Betlhem Desalegn Belayneh

It’s all about high-altitude training and motivation for the Olympic runner who represented the UAE at the Summer Olympic Games in London and has won four gold medals at the Asian Championships.

How does it feel to represent the UAE in the highest-profile international sporting events?

I am so lucky to be here! Sport is my life, and it feels great to represent the UAE and to get so much support from the UAE Athletics Federation and from its President, Mr. Ahmed Al Kamali.

As an athlete you have to work very hard but you also have to be given the opportunities to train and compete. The UAE Athletics Federation has give me that possibility! To train, to compete and to win! I am very proud to represent the UAE.


When did you start running? Tell us about the beginning of your career.

I started running when I was 14. Back in Addis Ababa, where I’m from. Ethiopia has the best runners in the world, so everyone grows up wanting to be a runner. When I was in school, I won several 100-meter competitions. It was my brother who said, “Why don’t you try this seriously?” That was when I started to really run.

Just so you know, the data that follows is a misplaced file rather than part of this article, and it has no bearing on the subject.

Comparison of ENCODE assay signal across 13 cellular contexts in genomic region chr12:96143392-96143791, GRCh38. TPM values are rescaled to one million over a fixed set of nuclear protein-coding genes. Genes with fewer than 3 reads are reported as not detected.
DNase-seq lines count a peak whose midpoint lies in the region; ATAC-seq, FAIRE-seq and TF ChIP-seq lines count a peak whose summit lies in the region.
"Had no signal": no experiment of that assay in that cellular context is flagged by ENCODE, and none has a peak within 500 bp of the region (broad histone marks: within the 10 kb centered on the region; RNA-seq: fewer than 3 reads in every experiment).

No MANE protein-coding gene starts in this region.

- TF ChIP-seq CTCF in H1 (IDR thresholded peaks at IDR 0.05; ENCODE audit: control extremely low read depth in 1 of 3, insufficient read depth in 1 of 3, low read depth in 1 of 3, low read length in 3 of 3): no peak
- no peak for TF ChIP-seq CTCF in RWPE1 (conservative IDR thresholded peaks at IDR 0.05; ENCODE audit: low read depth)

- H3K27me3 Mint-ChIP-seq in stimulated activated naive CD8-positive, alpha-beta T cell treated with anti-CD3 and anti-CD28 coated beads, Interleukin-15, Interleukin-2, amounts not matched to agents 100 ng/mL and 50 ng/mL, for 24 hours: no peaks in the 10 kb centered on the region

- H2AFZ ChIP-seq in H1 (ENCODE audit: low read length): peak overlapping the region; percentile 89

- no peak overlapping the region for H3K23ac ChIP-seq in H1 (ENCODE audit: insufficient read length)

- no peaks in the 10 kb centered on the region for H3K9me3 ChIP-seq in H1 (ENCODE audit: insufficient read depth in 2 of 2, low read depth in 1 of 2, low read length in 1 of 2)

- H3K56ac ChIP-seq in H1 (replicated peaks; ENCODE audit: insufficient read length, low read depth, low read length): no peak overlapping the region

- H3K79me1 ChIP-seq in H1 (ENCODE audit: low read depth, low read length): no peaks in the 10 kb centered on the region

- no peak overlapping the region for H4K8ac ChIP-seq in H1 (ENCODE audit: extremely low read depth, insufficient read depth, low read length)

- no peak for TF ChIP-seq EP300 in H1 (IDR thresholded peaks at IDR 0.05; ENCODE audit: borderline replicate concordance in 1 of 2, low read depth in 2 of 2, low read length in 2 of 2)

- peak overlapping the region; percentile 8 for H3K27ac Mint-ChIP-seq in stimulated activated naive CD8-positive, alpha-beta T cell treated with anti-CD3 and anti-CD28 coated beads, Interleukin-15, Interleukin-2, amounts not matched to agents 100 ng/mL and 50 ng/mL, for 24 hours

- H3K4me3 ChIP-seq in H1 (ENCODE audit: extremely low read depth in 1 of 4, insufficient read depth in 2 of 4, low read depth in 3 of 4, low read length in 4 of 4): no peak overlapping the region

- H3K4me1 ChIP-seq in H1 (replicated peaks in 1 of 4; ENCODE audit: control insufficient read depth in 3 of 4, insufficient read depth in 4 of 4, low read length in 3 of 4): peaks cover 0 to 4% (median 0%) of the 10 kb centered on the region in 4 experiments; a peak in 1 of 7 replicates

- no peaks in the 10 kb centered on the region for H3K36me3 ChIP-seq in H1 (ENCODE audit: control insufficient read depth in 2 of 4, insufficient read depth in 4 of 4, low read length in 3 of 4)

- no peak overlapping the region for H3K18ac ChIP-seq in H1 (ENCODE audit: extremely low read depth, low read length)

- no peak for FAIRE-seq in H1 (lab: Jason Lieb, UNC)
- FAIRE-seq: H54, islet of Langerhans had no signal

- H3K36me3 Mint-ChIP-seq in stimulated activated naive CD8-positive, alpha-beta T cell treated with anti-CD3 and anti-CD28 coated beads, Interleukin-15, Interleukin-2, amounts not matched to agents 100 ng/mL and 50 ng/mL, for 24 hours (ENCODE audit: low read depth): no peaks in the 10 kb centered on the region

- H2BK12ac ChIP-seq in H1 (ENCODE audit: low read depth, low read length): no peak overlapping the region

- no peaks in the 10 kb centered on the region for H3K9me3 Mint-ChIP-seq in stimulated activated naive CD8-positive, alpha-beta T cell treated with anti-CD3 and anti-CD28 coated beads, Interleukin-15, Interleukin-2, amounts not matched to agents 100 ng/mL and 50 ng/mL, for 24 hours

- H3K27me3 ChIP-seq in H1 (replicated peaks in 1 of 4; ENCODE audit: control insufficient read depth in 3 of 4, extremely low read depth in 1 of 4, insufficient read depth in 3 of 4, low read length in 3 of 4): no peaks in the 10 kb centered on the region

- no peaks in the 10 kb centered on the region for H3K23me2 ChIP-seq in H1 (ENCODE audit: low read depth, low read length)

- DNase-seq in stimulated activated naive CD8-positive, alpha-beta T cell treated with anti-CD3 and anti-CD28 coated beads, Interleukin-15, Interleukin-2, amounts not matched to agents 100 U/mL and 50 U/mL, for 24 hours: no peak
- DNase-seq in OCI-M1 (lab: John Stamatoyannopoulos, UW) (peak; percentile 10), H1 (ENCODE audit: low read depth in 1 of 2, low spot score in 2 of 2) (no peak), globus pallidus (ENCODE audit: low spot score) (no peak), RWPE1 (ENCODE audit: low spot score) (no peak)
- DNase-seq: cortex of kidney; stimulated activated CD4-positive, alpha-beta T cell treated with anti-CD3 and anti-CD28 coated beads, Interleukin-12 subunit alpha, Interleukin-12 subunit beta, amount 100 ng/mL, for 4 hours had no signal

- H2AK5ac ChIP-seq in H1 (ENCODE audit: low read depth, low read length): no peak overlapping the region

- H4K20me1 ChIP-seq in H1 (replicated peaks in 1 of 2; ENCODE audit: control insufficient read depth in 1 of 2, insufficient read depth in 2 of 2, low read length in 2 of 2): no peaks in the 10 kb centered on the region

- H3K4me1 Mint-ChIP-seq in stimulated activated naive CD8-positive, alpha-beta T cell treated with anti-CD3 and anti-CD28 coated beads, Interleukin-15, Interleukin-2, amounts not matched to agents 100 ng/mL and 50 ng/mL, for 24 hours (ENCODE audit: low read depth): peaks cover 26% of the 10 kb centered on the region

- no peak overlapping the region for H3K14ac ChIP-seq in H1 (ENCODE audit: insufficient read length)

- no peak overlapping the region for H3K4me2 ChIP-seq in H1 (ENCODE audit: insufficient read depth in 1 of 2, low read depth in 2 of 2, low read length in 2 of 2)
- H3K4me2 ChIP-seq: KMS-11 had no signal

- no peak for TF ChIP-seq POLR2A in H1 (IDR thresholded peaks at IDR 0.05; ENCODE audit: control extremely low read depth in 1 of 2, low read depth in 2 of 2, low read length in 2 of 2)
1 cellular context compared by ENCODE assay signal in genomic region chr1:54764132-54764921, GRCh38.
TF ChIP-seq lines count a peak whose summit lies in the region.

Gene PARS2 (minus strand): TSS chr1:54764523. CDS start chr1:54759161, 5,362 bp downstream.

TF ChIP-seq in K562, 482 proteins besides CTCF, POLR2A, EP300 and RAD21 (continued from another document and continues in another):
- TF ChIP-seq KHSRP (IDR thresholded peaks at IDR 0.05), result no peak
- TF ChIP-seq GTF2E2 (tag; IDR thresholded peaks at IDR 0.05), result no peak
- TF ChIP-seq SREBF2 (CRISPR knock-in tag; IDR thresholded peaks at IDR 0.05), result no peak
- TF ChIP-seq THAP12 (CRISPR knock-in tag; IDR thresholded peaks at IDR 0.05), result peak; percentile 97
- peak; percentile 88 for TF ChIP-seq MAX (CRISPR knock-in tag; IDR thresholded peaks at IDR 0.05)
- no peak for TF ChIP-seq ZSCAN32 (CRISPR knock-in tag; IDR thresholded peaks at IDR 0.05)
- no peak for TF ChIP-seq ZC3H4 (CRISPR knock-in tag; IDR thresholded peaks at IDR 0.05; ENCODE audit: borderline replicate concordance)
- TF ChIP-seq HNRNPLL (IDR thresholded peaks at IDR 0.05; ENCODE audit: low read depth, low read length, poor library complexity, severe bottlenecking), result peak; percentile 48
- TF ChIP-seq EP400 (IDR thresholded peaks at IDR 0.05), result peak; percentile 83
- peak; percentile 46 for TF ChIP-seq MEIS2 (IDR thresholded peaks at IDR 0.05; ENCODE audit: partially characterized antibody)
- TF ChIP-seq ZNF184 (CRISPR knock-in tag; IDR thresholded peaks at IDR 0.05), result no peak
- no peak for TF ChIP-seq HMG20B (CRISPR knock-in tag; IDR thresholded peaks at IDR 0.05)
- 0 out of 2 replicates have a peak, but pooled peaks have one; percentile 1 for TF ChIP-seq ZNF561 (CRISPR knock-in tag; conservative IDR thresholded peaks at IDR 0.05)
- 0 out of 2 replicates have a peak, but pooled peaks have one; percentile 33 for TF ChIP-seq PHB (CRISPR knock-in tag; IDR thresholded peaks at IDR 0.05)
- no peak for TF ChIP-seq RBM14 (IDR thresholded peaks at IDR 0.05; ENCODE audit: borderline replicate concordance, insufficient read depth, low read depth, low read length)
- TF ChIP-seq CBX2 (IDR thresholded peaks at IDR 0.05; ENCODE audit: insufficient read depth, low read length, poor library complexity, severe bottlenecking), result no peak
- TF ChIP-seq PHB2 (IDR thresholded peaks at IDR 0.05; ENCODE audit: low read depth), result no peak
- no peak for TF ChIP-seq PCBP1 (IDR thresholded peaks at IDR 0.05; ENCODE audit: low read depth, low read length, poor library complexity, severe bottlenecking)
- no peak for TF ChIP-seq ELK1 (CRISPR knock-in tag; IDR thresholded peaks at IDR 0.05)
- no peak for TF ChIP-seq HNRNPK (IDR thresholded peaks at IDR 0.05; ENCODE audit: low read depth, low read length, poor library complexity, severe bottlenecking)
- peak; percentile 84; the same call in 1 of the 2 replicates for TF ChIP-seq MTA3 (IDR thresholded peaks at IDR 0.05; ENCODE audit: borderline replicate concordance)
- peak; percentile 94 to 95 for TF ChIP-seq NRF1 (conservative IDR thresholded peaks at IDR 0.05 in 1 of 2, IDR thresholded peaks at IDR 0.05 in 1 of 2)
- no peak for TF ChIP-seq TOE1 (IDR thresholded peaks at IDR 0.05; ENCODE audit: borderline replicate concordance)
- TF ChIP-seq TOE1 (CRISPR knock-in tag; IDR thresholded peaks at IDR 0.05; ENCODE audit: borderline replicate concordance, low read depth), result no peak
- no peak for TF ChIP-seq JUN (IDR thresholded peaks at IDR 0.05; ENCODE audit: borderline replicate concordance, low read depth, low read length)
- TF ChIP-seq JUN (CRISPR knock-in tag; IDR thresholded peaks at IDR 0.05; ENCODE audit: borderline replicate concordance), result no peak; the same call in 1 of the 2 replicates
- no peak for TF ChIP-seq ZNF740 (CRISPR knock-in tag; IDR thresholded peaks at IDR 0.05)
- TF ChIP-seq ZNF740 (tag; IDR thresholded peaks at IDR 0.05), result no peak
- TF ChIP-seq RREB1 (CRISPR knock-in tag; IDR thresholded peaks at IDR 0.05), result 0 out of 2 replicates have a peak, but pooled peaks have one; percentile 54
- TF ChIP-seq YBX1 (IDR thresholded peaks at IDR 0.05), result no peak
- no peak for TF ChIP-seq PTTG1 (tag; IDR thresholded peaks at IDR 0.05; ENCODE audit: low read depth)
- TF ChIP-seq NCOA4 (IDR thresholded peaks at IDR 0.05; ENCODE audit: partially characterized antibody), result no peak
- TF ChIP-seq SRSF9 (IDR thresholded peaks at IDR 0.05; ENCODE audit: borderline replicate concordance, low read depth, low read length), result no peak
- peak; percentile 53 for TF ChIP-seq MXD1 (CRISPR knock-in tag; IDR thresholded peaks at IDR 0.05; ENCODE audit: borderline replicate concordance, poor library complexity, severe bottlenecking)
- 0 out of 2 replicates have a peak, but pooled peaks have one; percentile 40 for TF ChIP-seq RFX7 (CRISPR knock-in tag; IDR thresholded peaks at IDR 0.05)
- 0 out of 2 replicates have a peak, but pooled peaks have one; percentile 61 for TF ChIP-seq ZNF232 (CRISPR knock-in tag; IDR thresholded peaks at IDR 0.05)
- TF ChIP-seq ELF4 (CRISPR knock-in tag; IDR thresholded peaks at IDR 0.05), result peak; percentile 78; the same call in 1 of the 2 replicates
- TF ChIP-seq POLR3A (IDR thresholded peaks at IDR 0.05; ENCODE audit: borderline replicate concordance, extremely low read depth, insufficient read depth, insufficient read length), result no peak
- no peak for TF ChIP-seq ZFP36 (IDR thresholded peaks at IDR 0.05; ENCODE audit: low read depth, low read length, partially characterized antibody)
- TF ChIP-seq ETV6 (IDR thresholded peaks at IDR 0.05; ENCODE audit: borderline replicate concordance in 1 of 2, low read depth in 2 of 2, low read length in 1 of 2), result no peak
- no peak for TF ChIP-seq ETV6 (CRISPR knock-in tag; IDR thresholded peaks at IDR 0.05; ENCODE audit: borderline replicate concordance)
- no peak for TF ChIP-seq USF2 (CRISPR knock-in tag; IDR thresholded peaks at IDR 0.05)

The thing was with me, I was born in the city. If you’re born in the city, you are not expected to be an athlete. Most athletes in Ethiopia come from the countryside. I’m from the middle of Addis, so my family wanted me to get a job as a hostess or a nurse. Athletes train in the forest; they wake up very early. This is difficult for someone living in the city. I had to really push hard to become an athlete. But at the end of the day, well, here I am!


When you think about all of the sacrifices you have made to become the best, you focus and you win.

Betlhem Desalegn Belayneh


When did you begin representing the UAE as an athlete?

I was on the Ethiopian national team back home, and then in 2010 when I was 20, I came to the UAE and since then, I’ve been running with the UAE Athletics Federation.


Most of your training continues in Ethiopia. Why is that?

The altitude in Ethiopia gives athletes who train there an advantage. The country is 3,000 meters above sea level. When you have more oxygen in your body, of course you will be a better runner, a better athlete.



You competed in the 2012 Olympic Games in London. Tell us about that experience.